At the other end of the spectrum, age prediction models are presented that are not related to any specific aging mechanism, for example, deep learning neural network modules (DNNs) that evaluate general biochemical parameters and tests based on counting the number of different types of colvi cells. Although the accuracy of this model is quite high, the number of parameters in the model is also large. Since deep neural networks, in a nutshell, are "black boxes", it is simply impossible to understand the models obtained in this way in detail and to understand something about the mechanisms of aging with their help.
Most of the methods described above have not yet entered clinical practice. The main culprits of this are parameters that require evaluation. Simply put, there are too many of them. In addition, the tests described above are laboratory, not clinical, so they cannot be performed in a district polyclinic.
From a clinical point of view, the most convenient assessment of biological age is some kind of "advanced" analysis of biochemical and physiological parameters, which in one way or another are already evaluated by a doctor during an annual physical examination.
Recently, articles have been published describing a number of attempts to derive the value of biological age from readily available clinical parameters, including those developed using large cohorts of the US population of NHANES, young people from Dunedin, the Long Life Family Study or combinations thereof. Interestingly, a number of studies have shown that aging is accompanied by the development of complex physiological disorders affecting several body systems at once, but at the same time, no physiological system becomes an obvious source of "signaling" biomarkers that accurately reflect the rate of aging of the entire organism.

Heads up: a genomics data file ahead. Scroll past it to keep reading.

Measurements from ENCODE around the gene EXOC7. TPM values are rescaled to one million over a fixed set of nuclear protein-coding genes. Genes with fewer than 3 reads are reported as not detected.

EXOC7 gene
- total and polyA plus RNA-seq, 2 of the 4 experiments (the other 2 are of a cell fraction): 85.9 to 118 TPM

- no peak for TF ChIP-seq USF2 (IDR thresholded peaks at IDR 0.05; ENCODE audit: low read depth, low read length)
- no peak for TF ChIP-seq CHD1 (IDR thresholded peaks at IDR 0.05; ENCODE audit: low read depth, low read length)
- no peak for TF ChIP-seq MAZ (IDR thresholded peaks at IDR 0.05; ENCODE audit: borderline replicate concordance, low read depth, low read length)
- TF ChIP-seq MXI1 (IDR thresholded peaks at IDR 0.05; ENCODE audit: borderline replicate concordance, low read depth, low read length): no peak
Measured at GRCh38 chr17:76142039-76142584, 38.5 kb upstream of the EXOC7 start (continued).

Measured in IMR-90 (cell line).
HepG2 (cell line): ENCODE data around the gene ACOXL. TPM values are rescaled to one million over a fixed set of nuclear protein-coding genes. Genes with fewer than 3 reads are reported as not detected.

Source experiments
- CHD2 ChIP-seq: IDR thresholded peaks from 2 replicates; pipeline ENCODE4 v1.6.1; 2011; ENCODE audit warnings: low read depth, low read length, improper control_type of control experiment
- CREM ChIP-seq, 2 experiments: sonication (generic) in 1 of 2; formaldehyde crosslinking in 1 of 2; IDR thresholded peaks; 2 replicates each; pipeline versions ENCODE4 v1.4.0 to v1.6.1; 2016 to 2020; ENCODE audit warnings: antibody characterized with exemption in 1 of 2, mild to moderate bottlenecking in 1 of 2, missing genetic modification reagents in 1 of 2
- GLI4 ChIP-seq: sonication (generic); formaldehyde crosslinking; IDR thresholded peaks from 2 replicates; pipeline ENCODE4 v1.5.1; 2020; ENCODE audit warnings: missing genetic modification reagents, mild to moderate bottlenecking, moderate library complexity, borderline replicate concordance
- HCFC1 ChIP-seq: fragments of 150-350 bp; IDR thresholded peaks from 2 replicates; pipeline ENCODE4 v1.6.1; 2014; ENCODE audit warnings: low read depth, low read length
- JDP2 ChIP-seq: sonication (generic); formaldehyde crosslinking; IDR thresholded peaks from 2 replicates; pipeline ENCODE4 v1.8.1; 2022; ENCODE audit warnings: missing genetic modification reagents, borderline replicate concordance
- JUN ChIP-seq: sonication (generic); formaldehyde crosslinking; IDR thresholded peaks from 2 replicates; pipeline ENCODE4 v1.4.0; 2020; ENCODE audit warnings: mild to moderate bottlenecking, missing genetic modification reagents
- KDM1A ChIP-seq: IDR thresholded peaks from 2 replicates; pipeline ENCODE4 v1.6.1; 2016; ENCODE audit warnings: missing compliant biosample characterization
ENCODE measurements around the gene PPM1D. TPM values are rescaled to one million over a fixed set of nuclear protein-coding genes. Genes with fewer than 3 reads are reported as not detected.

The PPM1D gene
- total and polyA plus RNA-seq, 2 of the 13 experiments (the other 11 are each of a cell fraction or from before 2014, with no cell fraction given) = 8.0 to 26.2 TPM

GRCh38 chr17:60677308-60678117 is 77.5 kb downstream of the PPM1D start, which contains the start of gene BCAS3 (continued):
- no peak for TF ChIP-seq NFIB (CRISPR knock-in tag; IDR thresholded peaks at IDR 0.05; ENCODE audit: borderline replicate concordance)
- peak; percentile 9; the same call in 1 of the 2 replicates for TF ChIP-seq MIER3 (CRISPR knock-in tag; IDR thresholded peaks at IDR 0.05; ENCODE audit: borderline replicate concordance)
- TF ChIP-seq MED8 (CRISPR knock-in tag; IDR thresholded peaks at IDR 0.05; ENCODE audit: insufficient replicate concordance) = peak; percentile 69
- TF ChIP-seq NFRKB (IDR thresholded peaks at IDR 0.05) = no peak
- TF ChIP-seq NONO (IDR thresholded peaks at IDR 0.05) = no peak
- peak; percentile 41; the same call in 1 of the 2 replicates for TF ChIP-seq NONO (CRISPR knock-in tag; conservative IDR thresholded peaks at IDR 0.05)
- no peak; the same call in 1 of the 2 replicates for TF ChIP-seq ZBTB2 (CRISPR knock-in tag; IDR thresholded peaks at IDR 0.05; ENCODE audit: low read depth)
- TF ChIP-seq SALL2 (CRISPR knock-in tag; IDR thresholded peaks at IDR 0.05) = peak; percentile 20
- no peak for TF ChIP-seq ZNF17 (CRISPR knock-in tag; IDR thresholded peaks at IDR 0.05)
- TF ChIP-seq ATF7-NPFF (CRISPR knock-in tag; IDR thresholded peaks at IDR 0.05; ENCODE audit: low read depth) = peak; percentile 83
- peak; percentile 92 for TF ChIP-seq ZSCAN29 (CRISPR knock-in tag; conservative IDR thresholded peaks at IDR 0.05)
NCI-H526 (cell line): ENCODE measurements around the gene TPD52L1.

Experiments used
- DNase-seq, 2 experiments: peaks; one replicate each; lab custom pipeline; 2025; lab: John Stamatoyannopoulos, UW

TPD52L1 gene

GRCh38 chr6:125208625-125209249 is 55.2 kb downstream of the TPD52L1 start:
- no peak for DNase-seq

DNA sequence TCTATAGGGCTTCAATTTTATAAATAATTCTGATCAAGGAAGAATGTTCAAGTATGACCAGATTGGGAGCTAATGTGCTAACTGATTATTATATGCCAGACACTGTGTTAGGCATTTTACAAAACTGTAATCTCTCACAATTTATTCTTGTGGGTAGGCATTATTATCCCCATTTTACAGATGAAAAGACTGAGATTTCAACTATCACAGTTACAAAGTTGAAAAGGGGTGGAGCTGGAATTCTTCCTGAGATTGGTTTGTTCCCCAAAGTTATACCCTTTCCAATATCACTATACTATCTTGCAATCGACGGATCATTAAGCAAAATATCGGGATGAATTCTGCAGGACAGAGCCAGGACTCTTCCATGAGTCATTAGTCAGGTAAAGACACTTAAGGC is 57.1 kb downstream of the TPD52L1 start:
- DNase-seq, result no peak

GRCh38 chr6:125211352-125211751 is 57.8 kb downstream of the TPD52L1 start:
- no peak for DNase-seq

The study, which we will tell you about, was carried out with the participation of 303 subjects of various ages. 89 clinical and biochemical parameters were measured for each study participant, then five parameters with the highest correlation with chronological age were selected (Pearson correlation was used), while it turned out that all the selected parameters ultimately reflect the functioning of the cardiovascular system. The results of gender-oriented linear regression models predicting chronological age were compared with the actual age of the subjects. The highest differences between the predicted age and calendar age, and not for the better, were noted in patients with type 2 diabetes mellitus.
The proposed gender-oriented models were called Male and Female Arterial Indices. These indexes are able to estimate the elusive biological age with a good approximation.
It is important to note that the proposed methods of age approximation are based on functional tests that do not require specialized laboratory equipment and, therefore, can be performed in non-specialized hospitals and polyclinic medical institutions at the place of residence, without the need for molecular or cellular tests.
Arterial indicators for calculating Indices are evaluated noninvasively, by quantifying four functional indicators of cardiovascular health, using a combination of duplex scanning of the carotid artery and planar tonometry.